Merrill Lynch Credit Corp., which has carved out a niche in the mortgage business for the big securities firm, last week received the Malcolm Baldrige National Quality Award.
The Jacksonville, Fla., Merrill Lynch unit, which specializes in mortgages and other loans to the very wealthy, was honored for the way it involves and trains employees and serves customers. Units of Xerox Corp., 3M, and Solectron Corp. also received the award, which is named for the former commerce secretary.
Before the ceremony, Michael A. Johnston, chairman of the Merrill unit, and Kevin O'Hanlon, its president, sat down with American Banker. They said their task since the unit was formed in 1981 has been to broaden Merrill Lynch's customer base to include younger people who, though wealthy, need credit.
What's your biggest challenge these days?
JOHNSTON: To get our customers to fully understand that Merrill Lynch is just not an investment management company-that it's a financial planning company as well.
At one time you only came to Merrill Lynch because you had investments to make. Now you can come to Merrill Lynch whether you have investments to make or whether you want to buy a house. We've expanded the products and offerings that the boomers needed-and that was credit. So we can compete earlier in the life cycle than we did in the past.
Is your job getting harder with banks buying more securities firms?
O'HANLON: The banks have got a lot of cultures to mesh together. They may technically have the capability to do everything that Merrill Lynch can do, but they've got to figure out how to deliver that. I think we've got a tremendous head start.
If I'm looking for a jumbo mortgage, why should I turn to you instead of a bank?
JOHNSTON: We have a Mortgage 100 program. We lend you 100% of the purchase price of a home if you pledge some of your securities in lieu of a down payment. It leaves your investment program intact, you avoid the capital gains you probably would have to pay by selling those things, and maximize your interest deduction on your mortgage.
That kind of program is not offered by many banks, who, by the way, tend to be slower in understanding client needs.
O'HANLON: I think it all has to do with focus. We're not out competing with every bank for every piece of business on the street for market share. All we want to do is stay focused on the high-end market.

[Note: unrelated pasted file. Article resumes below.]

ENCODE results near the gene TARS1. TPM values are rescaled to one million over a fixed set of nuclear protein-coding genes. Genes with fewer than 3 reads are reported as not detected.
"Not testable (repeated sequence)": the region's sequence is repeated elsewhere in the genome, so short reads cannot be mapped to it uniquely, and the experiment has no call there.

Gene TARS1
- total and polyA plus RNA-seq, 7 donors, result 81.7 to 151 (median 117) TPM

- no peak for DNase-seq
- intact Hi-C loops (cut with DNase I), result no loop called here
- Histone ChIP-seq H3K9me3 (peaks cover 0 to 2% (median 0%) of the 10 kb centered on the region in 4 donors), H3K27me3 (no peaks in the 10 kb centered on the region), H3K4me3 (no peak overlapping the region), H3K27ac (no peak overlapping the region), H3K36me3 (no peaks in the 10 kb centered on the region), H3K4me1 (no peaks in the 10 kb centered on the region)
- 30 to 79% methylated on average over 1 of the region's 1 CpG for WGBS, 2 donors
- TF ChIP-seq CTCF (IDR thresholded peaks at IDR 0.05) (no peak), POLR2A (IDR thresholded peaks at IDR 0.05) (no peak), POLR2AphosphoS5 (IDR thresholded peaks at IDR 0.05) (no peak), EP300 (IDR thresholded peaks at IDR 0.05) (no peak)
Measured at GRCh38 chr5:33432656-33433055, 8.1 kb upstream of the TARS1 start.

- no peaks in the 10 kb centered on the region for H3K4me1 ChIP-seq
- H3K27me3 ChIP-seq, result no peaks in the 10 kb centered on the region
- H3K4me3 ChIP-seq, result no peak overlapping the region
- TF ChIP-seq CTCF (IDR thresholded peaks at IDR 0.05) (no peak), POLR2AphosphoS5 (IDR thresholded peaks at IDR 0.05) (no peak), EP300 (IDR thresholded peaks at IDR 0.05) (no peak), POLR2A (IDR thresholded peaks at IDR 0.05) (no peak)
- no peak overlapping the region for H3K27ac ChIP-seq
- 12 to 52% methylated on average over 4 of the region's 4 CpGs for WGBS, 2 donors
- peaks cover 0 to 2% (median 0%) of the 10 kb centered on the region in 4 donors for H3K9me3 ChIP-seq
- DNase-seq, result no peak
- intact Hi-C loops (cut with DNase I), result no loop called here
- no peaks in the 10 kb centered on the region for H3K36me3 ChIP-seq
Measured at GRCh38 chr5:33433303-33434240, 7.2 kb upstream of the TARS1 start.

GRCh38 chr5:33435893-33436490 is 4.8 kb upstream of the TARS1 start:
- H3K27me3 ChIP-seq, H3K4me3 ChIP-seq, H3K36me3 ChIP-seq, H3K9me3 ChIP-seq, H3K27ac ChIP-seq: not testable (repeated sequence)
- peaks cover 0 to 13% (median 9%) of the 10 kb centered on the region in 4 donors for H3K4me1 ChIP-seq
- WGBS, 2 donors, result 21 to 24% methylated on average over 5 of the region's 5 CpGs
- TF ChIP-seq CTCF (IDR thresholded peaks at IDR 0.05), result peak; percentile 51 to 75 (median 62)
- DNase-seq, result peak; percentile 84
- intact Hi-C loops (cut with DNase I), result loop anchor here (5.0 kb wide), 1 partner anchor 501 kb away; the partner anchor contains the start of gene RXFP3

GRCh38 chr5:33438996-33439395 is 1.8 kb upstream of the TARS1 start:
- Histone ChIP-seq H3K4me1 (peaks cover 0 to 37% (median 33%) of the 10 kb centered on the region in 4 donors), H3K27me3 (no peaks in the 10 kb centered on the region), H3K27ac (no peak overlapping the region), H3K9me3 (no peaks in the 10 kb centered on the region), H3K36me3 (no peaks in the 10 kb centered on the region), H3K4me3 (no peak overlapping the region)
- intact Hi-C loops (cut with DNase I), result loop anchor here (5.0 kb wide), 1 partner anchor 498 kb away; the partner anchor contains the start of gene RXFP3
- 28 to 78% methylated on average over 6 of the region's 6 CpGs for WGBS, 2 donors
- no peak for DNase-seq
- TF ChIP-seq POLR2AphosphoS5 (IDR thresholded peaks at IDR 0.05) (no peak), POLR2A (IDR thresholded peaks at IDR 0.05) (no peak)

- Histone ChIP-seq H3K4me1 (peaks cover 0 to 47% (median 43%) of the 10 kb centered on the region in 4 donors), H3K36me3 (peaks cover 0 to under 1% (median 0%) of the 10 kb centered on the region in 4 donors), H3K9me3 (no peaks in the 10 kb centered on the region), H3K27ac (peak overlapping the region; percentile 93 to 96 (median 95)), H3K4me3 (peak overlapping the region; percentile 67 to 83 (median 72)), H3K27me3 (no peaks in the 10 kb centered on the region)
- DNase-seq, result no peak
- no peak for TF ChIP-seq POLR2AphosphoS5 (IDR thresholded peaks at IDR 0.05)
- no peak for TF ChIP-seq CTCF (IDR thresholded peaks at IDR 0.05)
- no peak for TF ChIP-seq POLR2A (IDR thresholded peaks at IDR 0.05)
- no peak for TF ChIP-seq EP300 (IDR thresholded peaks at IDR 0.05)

We've designed not only our product but our underwriting capabilities around that type of borrower-an entrepreneurial person who has a very, very complex tax situation and irregular cash flows.
How important is to build a customer base among the next generation?
JOHNSTON: Trillions of dollars are going to pass from the older generation to the next generation. We need to teach the next generation how to handle that transfer of wealth-they need advice and some wisdom, and we believe Merrill Lynch financial consultants are capable of doing that.
Do you need to use that edge before more banks get into that business?
JOHNSTON: I think it's always important that you stay ahead of your competition.
What other special programs do you have?
JOHNSTON: Parent power is where your son or daughter wants to buy a house. They have a decent job, but they don't have a credit history or down payment. We have a program where you as a parent can pledge securities for 20% down and we will give a 100% mortgage to that son or daughter. When they hit 80% (loan-to-value), we'll release the pledge. Yet you don't have to take money and give it to them, you can help them.
O'HANLON: Parents and grandparents typically like to help their children buy their first home, and they've always done that by just writing a check. With people living longer now, they've got a longer retirement period that they need to think about funding. This program gives the ability to help the grandchildren or children and still not impair their lifestyle going forward.